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01 oktober 2014 Onderzoek

This paper empirically examines the impact of capital flows on credit growth, credit excesses and banking crises using quarterly panel data from 43 advanced (AEs) and emerging market economies (EMEs). Regressions show that gross capital inflows precede credit growth and credit excesses. Both gross inflows and high private domestic credit precede banking crises. Formalized hypotheses allow us to study whether domestic or international drivers more frequently precede banking crises, and thus to evaluate “financial globalization” and the “great financial expansion” as explanations for country vulnerability to banking crises. Our evidence provides support for both narratives as drivers of country vulnerability; financial globalization seems to matter particularly for EMEs. We also provide some ground for caution on the effectiveness of capital controls and the desirability of very high levels of private credit to GDP.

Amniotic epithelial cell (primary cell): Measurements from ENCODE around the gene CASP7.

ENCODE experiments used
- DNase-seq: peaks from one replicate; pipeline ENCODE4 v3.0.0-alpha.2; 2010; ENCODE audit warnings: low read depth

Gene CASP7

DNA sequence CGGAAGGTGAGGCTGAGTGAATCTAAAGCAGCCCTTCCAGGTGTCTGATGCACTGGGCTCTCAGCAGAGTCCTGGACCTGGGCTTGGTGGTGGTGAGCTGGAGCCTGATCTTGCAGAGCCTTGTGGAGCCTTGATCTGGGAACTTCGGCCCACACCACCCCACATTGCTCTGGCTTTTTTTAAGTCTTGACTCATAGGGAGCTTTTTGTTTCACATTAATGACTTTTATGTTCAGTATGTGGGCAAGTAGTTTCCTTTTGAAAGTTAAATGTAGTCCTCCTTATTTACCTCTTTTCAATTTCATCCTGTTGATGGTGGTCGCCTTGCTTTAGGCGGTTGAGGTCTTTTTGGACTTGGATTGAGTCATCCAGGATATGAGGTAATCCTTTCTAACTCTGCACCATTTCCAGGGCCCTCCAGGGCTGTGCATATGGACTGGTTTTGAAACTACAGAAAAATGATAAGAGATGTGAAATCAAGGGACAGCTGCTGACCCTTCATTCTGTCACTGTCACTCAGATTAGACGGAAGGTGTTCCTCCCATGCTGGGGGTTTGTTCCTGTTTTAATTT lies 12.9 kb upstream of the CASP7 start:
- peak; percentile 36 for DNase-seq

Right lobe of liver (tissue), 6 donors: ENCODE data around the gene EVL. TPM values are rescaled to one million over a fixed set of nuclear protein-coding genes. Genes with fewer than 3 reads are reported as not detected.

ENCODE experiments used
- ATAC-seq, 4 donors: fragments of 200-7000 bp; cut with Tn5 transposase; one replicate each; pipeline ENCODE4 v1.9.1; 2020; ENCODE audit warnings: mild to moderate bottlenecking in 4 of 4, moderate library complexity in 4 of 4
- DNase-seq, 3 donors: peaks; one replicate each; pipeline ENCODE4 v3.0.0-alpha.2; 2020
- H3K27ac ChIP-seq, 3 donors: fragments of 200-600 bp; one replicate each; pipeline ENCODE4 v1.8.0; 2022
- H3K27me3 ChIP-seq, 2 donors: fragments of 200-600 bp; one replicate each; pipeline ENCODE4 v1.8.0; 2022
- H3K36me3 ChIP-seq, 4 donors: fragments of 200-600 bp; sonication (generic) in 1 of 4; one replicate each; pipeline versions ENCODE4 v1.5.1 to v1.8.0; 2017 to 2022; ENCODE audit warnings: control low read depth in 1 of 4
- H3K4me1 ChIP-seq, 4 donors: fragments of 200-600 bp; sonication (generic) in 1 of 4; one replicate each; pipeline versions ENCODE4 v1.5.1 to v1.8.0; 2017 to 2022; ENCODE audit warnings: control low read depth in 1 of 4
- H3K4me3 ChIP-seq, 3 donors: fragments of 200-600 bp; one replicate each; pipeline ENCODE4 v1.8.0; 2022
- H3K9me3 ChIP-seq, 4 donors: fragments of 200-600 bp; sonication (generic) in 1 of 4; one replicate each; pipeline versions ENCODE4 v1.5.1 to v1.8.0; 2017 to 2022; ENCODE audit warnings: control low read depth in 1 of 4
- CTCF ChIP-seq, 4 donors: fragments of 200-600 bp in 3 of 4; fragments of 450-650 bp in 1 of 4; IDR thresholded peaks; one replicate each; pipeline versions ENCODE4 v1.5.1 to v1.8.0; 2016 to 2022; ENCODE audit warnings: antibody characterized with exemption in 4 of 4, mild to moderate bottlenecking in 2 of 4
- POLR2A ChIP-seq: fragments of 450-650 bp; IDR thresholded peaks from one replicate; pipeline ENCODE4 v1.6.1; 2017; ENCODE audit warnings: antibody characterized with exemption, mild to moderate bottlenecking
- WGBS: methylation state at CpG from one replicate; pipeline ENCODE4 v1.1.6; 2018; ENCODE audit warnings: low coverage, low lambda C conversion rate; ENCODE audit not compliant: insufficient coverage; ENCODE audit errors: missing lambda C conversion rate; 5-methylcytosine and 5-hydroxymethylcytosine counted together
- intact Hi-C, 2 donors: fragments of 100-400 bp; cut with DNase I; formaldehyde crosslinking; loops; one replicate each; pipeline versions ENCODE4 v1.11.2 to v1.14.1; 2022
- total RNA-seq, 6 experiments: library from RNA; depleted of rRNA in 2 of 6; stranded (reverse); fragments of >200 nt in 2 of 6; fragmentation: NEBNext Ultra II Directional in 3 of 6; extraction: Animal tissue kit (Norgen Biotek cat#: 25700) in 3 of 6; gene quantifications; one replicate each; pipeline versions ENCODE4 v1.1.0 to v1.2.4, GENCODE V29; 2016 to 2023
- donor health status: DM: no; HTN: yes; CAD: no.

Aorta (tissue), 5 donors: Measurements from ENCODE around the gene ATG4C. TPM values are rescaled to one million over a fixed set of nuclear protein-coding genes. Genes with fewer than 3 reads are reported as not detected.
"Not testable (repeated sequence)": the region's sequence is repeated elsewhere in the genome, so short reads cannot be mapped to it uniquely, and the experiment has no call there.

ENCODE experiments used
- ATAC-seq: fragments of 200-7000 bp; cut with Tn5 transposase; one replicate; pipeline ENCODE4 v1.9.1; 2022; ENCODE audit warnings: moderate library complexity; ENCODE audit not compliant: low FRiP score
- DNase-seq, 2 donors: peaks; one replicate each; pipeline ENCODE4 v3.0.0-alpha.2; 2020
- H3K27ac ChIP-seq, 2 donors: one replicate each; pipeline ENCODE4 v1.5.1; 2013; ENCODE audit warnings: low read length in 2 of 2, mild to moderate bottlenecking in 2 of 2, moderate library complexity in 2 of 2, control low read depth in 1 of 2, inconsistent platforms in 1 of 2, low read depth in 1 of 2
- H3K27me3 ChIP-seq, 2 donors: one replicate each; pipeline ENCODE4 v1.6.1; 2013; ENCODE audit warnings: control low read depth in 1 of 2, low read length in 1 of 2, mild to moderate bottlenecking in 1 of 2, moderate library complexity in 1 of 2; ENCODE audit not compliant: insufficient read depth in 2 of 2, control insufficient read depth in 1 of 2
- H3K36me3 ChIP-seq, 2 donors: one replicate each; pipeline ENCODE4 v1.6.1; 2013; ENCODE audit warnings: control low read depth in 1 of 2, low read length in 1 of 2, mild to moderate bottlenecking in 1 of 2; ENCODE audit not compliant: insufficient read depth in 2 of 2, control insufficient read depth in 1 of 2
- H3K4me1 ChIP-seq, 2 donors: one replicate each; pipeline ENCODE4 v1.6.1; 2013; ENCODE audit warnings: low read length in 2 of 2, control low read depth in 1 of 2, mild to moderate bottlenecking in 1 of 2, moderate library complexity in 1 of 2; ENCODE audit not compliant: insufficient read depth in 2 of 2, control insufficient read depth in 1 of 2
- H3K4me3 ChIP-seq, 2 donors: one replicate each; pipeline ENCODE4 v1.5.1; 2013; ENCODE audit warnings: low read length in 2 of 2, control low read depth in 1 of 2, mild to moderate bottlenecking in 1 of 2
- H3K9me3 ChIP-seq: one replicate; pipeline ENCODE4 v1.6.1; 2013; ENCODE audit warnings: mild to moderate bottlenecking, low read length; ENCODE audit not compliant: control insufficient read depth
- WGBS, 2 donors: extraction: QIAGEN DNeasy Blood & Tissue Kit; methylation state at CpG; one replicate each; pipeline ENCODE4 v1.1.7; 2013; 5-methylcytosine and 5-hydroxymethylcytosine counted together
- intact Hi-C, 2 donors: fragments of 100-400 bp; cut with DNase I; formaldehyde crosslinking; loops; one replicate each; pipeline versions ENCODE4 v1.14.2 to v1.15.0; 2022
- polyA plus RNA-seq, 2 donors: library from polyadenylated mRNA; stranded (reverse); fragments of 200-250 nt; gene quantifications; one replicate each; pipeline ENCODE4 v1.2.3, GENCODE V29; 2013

Keywords : Gross capital flows, credit bubbles, financial globalization, banking crises.
JEL classification codes : E51, F32, G01, G15.

Working paper no. 441

441 - Financial globalization or great financial expansion? The impact of capital flows on credit and banking crises

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authors

  • Jon Frost
  • Ruben van Tilburg